By altering the laws describing motion even more, postulating that position and momentum are not distinguishable at a given instant of time. Technically, they can be related by a mathematical symmetry, meaning that swapping position for momentum leaves the underlying physics unchanged (just as a mirror switching left and right doesn’t change the appearance of a symmetrical face).
In ordinary physics, position and momentum differ because the equation for momentum involves velocity. Since velocity is distance divided by time, it requires the notion of a time dimension. If swapping the equations for position and momentum really doesn’t change anything, then position needs a time dimension also.
“If position and momentum indistinguishable from one another, then something is changing about the notion of time, and thus requires an extra dimension of time to explain it.
Simply adding an extra dimension of time doesn’t solve everything, however. To produce equations that describe the world accurately, an additional dimension of space is needed as well, giving a total of four space dimensions. Then, the math with four space and two time dimensions reproduces the standard equations describing the basic particles and forces exactly and fits relativity gravity into quantum theory.
The math suggests that the familiar world of four dimensions — three of space, one of time — is merely a shadow of a richer six-dimensional reality. In this view the ordinary world is like a two-dimensional wall displaying shadows of the objects in a three-dimensional room.
In a similar way, the observable universe of ordinary space and time may reflect the physics of a bigger space with an extra dimension of time. In ordinary life nobody notices the second time dimension, just as nobody sees the third dimension of an object’s two-dimensional shadow on a wall.
However if one can access those extra dimensions then what one can accomplish is something extraordinary. This is the idea behind the Fold Ships. Think of traveling in this way. One puts a two dots on a two dimensional paper. To travel between the two one would have to cross in a line between the two, but if these two points are separated by vast distances then the travel between them becomes something of a problem. One solution is to wrinkle the paper, warp it such that it appears the two points have come closer. An elegant solution but there is another. If in this two dimensional world, one could access another dimension. Take our paper with our two dots and then fold it such that the two dots touch. One simply is here and then there, with seemly no time in between. Thus our ships access those extra dimensions and slip from our world to another in seemingly a heartbeat of time.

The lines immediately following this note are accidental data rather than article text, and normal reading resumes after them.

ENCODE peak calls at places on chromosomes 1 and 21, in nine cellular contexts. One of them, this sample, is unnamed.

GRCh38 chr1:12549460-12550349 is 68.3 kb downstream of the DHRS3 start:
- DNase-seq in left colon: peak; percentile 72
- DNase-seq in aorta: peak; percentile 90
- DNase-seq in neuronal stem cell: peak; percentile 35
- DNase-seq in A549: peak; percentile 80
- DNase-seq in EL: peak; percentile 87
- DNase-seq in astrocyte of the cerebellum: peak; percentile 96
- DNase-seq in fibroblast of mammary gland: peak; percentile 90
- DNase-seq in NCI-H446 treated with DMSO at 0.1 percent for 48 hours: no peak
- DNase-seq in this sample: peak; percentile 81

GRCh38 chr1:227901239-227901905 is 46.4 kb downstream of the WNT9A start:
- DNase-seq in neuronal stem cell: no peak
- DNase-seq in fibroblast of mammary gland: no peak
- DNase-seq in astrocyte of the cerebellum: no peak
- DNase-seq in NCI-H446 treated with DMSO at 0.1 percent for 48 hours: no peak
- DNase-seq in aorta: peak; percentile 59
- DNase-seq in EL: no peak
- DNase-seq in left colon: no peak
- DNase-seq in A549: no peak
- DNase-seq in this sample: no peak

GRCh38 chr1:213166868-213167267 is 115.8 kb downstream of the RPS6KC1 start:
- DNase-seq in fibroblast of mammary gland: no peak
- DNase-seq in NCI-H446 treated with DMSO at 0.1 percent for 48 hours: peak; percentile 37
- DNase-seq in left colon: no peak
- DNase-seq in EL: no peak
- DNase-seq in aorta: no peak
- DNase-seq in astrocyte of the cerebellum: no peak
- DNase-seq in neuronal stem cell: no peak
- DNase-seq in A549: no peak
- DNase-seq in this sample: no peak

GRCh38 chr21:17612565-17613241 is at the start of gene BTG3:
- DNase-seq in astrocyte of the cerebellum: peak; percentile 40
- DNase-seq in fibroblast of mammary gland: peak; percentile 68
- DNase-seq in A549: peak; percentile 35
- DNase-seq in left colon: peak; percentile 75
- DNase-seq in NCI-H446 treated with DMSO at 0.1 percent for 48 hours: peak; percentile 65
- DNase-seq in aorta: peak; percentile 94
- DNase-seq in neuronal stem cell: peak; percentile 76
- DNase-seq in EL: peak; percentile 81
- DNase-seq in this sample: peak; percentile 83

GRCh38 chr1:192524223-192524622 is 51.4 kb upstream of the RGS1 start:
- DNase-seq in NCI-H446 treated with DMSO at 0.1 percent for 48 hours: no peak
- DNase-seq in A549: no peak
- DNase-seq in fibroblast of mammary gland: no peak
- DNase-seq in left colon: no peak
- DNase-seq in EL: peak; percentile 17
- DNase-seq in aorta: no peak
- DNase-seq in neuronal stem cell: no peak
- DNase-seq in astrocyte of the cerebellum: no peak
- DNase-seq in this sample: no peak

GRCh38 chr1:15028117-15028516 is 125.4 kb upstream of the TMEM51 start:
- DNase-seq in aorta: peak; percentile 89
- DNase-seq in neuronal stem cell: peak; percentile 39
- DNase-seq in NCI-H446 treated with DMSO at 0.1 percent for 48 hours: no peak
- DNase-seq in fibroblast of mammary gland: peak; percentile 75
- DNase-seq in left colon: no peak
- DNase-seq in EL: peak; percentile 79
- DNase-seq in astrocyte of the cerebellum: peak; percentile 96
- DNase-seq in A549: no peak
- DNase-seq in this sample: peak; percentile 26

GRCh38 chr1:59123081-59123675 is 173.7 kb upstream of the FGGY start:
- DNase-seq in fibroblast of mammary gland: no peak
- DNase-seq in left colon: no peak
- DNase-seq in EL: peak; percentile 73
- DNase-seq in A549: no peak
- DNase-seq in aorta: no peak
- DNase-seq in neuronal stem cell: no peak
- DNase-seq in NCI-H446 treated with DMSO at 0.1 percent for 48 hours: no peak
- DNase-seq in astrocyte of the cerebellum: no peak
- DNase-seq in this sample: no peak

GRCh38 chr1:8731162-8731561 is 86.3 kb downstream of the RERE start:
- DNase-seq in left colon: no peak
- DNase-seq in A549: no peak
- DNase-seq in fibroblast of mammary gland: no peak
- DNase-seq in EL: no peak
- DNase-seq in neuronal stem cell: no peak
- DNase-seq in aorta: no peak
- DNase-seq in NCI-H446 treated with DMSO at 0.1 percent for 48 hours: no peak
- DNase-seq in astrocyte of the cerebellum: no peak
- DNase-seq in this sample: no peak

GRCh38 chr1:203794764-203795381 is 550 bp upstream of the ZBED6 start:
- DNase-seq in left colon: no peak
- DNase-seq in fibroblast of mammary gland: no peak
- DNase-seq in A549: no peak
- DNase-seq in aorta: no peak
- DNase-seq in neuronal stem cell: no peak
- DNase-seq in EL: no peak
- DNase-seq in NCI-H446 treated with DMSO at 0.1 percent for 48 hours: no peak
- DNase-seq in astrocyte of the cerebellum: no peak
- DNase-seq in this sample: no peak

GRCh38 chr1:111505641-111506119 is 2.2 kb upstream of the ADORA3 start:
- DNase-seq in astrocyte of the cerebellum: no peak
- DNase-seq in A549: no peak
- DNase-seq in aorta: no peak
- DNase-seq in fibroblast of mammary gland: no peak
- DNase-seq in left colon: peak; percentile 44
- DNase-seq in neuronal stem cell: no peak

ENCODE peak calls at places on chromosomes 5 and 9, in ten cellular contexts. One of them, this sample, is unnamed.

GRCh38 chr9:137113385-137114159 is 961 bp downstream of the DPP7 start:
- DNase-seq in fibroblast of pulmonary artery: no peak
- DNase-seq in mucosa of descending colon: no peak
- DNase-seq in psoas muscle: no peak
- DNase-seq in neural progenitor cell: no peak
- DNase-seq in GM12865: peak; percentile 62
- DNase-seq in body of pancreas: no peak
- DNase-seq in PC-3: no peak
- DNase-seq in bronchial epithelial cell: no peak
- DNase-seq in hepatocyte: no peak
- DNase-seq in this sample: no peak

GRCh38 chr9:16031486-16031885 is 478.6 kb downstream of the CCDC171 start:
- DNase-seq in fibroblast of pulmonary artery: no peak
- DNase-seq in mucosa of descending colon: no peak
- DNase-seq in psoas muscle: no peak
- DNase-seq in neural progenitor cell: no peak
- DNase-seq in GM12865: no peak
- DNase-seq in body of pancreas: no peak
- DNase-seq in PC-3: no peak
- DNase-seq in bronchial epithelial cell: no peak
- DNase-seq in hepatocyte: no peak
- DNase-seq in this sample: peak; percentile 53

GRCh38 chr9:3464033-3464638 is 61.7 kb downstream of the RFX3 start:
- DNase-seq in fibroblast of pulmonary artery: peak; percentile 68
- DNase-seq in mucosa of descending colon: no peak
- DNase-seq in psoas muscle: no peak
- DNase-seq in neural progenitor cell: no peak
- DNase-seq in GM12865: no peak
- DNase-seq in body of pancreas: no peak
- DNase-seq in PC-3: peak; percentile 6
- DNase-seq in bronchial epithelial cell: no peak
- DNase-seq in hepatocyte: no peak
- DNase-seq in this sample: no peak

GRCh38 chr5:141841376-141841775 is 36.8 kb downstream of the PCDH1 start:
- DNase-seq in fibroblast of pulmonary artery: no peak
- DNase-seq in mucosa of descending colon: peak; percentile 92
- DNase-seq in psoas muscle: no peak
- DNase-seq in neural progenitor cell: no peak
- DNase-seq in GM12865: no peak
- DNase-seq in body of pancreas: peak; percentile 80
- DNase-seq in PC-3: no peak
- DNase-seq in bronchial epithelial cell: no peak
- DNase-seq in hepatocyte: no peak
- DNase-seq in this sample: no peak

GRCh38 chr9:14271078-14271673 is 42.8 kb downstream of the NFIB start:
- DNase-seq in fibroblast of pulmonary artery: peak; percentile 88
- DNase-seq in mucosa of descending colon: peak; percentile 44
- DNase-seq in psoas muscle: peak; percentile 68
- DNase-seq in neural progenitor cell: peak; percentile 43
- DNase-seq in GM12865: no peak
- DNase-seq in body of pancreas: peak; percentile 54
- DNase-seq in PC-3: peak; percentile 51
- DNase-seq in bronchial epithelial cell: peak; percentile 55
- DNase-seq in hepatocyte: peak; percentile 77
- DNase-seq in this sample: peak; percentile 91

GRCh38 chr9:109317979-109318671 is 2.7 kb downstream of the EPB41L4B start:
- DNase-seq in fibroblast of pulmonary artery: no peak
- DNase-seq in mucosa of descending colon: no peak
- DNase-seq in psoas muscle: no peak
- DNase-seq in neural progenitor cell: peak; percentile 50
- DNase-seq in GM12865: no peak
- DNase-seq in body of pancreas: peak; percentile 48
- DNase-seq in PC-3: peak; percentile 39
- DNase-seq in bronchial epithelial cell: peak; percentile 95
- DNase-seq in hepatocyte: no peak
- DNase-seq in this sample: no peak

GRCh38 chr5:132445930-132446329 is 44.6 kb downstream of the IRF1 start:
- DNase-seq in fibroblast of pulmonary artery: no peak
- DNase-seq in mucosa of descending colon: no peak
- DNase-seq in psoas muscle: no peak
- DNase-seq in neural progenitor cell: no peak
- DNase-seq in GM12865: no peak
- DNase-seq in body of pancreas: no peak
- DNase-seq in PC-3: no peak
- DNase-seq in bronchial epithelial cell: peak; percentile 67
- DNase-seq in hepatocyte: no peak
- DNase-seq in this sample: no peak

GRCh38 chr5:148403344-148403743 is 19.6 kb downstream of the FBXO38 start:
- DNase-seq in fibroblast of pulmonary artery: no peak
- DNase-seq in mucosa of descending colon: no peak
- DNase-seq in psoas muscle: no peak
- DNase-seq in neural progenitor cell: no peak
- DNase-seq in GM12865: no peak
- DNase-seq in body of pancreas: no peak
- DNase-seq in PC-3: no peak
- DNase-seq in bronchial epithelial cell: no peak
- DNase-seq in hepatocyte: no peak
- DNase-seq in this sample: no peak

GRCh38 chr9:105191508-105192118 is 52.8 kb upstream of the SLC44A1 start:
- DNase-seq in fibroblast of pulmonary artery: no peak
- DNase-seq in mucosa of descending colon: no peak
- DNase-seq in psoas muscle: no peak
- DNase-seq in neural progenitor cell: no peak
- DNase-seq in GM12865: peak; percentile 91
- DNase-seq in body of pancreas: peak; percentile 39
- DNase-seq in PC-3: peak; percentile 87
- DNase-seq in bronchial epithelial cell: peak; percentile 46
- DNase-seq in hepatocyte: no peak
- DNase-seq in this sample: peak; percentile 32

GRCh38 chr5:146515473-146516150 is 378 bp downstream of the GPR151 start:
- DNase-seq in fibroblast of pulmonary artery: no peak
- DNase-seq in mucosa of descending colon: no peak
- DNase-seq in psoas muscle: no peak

Alohiai closed the book and pinched her eyes. She imagined for a moment what it might be like. One could be at say Earth and then travel to Akkadia in as long at it would be to take a breath. What a marvel that would be and how it would make warp technology seem positively archaic in the process, like comparing an animal drawn cart to this star ship.
Alohiai shook her head and turned off the light. That was but one little book in a vast library, what other wonders had been discovered, lost or hidden away she wondered. Yes hidden away, for some still existed, she had seen one for herself though it had been quite by accident. Time enough for that for another day.